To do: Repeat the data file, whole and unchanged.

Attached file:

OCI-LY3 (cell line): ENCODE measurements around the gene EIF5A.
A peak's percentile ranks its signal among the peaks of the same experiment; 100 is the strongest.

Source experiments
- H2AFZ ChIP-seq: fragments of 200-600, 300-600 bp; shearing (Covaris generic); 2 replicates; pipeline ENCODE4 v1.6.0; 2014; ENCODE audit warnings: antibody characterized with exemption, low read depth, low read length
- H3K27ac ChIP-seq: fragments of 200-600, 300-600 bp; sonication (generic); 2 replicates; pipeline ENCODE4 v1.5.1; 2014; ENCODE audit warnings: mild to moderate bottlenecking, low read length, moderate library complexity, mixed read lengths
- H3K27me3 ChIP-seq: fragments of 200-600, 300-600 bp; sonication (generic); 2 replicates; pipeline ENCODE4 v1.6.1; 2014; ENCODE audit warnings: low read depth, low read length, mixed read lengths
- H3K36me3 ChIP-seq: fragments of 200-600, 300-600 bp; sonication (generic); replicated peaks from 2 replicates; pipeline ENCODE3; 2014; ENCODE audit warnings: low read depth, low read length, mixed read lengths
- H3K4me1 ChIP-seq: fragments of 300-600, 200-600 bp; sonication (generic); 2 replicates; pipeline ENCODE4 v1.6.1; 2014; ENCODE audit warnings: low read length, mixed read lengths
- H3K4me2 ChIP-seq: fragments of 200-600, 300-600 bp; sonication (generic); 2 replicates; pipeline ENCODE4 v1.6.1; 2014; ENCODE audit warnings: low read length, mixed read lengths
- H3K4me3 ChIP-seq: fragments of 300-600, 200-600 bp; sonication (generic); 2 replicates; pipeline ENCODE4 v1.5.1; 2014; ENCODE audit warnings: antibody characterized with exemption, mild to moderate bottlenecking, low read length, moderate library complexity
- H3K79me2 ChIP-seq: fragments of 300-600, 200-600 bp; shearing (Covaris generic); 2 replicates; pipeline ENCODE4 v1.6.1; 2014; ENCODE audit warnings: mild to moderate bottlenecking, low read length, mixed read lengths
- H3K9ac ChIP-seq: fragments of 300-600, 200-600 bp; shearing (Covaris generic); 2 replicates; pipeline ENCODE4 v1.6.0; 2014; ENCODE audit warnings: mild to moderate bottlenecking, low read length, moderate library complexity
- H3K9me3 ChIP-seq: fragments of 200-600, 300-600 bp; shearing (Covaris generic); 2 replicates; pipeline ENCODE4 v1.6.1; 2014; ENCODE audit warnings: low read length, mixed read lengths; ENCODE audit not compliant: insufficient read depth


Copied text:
OCI-LY3 (cell line): ENCODE measurements around the gene EIF5A.
A peak's percentile ranks its signal among the peaks of the same experiment; 100 is the strongest.

Source experiments
- H2AFZ ChIP-seq: fragments of 200-600, 300-600 bp; shearing (Covaris generic); 2 replicates; pipeline ENCODE4 v1.6.0; 2014; ENCODE audit warnings: antibody characterized with exemption, low read depth, low read length
- H3K27ac ChIP-seq: fragments of 200-600, 300-600 bp; sonication (generic); 2 replicates; pipeline ENCODE4 v1.5.1; 2014; ENCODE audit warnings: mild to moderate bottlenecking, low read length, moderate library complexity, mixed read lengths
- H3K27me3 ChIP-seq: fragments of 200-600, 300-600 bp; sonication (generic); 2 replicates; pipeline ENCODE4 v1.6.1; 2014; ENCODE audit warnings: low read depth, low read length, mixed read lengths
- H3K36me3 ChIP-seq: fragments of 200-600, 300-600 bp; sonication (generic); replicated peaks from 2 replicates; pipeline ENCODE3; 2014; ENCODE audit warnings: low read depth, low read length, mixed read lengths
- H3K4me1 ChIP-seq: fragments of 300-600, 200-600 bp; sonication (generic); 2 replicates; pipeline ENCODE4 v1.6.1; 2014; ENCODE audit warnings: low read length, mixed read lengths
- H3K4me2 ChIP-seq: fragments of 200-600, 300-600 bp; sonication (generic); 2 replicates; pipeline ENCODE4 v1.6.1; 2014; ENCODE audit warnings: low read length, mixed read lengths
- H3K4me3 ChIP-seq: fragments of 300-600, 200-600 bp; sonication (generic); 2 replicates; pipeline ENCODE4 v1.5.1; 2014; ENCODE audit warnings: antibody characterized with exemption, mild to moderate bottlenecking, low read length, moderate library complexity
- H3K79me2 ChIP-seq: fragments of 300-600, 200-600 bp; shearing (Covaris generic); 2 replicates; pipeline ENCODE4 v1.6.1; 2014; ENCODE audit warnings: mild to moderate bottlenecking, low read length, mixed read lengths
- H3K9ac ChIP-seq: fragments of 300-600, 200-600 bp; shearing (Covaris generic); 2 replicates; pipeline ENCODE4 v1.6.0; 2014; ENCODE audit warnings: mild to moderate bottlenecking, low read length, moderate library complexity
- H3K9me3 ChIP-seq: fragments of 200-600, 300-600 bp; shearing (Covaris generic); 2 replicates; pipeline ENCODE4 v1.6.1; 2014; ENCODE audit warnings: low read length, mixed read lengths; ENCODE audit not compliant: insufficient read depth